By John Timmer, at ars technica:
Lancelet (amphioxus) genome and the origin of vertebrates
Those of you who took high school biology may remember the lancelet, also known as the amphioxus. Its simplified body plan is notable for containing a number of features that it shares in common with us vertebrates, such as a dorsal neural tube, presence of a notochord, segmented body muscles, and tail. That combination of simplicity and shared features has suggested to many that the amphioxus might shed light on the origin of the chordates. That suggestion has been dramatically confirmed by the completion of the genome of the Florida lancelet, Branchiostoma floridae, published today in Nature, with three accompanying publications that will appear later in Genome Research.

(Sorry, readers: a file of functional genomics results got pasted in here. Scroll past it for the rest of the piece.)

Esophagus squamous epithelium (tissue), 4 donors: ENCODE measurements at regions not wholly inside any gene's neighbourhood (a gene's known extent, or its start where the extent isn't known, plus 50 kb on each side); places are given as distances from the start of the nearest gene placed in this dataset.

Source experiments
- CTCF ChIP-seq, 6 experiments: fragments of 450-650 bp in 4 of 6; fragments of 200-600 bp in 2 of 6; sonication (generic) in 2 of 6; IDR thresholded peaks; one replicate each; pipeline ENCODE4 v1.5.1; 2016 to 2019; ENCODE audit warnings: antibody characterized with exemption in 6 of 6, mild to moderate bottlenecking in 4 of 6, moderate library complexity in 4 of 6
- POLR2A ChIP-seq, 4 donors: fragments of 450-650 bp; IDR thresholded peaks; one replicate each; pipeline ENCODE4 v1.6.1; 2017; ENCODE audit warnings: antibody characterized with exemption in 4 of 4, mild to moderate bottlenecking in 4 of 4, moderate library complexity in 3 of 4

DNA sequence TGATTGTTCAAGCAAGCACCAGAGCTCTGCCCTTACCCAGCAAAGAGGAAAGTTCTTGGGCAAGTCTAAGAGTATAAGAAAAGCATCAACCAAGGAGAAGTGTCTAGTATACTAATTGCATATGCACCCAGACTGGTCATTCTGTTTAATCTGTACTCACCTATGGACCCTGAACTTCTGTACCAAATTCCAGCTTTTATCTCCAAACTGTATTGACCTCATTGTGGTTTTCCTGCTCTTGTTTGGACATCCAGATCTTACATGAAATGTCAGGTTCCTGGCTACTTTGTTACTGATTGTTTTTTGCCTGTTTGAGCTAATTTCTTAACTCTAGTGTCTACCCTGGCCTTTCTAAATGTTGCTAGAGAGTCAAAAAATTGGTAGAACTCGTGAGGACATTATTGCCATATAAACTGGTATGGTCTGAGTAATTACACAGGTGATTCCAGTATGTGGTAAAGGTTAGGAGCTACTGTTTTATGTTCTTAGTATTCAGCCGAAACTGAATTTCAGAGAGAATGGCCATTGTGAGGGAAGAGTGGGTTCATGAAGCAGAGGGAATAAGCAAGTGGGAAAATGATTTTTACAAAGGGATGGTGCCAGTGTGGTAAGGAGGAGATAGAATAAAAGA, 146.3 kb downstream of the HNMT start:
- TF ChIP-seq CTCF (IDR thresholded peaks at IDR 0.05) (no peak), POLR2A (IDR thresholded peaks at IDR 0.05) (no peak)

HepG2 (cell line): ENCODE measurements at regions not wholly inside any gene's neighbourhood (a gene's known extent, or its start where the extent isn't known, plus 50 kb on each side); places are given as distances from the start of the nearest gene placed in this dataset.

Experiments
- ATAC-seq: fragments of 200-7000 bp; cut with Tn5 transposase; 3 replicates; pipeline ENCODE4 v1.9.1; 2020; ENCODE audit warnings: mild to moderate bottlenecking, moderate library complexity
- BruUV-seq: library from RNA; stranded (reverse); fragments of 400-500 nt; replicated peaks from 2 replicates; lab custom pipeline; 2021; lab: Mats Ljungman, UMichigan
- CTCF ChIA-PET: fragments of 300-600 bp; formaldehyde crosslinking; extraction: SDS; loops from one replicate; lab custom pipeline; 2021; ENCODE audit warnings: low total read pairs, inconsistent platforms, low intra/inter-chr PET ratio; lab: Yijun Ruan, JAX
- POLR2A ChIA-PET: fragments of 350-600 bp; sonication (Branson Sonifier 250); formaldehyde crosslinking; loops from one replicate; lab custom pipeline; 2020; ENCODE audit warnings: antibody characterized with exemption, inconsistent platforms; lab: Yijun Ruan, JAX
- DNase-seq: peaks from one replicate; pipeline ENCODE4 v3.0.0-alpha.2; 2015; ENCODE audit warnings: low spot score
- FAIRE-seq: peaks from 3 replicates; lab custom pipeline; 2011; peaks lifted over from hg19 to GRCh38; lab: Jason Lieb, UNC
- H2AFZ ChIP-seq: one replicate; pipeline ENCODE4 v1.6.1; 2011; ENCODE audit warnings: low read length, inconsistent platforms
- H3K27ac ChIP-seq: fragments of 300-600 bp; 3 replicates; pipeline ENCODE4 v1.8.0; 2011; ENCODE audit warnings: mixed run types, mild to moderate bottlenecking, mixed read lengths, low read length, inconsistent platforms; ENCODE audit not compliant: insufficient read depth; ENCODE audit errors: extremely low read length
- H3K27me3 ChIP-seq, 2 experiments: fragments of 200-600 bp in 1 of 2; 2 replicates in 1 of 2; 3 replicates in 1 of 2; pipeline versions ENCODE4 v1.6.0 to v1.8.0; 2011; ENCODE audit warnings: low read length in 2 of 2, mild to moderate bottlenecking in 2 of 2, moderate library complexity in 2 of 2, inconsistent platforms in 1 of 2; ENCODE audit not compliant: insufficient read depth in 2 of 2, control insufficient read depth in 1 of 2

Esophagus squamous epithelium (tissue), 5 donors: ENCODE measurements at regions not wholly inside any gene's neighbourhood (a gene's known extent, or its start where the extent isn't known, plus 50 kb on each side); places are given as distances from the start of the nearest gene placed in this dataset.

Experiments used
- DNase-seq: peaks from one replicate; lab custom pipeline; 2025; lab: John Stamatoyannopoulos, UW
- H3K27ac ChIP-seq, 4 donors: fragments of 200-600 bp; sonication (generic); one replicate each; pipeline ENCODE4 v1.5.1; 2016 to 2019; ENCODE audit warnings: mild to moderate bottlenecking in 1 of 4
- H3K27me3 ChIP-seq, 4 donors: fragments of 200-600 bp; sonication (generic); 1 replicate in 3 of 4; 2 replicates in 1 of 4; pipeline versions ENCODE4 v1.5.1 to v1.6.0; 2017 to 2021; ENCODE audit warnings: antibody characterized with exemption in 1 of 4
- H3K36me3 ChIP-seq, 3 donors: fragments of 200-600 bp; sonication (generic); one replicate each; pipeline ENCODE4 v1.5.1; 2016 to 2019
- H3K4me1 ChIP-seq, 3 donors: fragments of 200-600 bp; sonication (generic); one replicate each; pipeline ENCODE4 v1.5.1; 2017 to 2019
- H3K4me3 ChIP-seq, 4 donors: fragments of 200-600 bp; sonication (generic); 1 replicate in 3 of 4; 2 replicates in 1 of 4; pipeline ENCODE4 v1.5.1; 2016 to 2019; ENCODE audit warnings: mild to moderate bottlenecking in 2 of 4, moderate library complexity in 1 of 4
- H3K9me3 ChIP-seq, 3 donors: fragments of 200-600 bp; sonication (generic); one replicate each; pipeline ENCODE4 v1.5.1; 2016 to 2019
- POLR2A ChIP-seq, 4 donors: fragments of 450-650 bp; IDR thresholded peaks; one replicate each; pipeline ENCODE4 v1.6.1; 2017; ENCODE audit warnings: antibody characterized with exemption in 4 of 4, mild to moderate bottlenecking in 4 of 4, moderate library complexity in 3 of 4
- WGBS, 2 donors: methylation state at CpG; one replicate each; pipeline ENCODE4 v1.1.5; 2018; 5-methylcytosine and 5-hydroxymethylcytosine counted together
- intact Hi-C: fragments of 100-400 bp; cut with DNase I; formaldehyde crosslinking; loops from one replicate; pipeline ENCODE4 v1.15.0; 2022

Over 500 million years ago a spineless creature on the ocean floor experienced two successive doublings in the amount of its DNA, a “mistake” that eventually triggered the evolution of humans and many other animals, says a new study: here.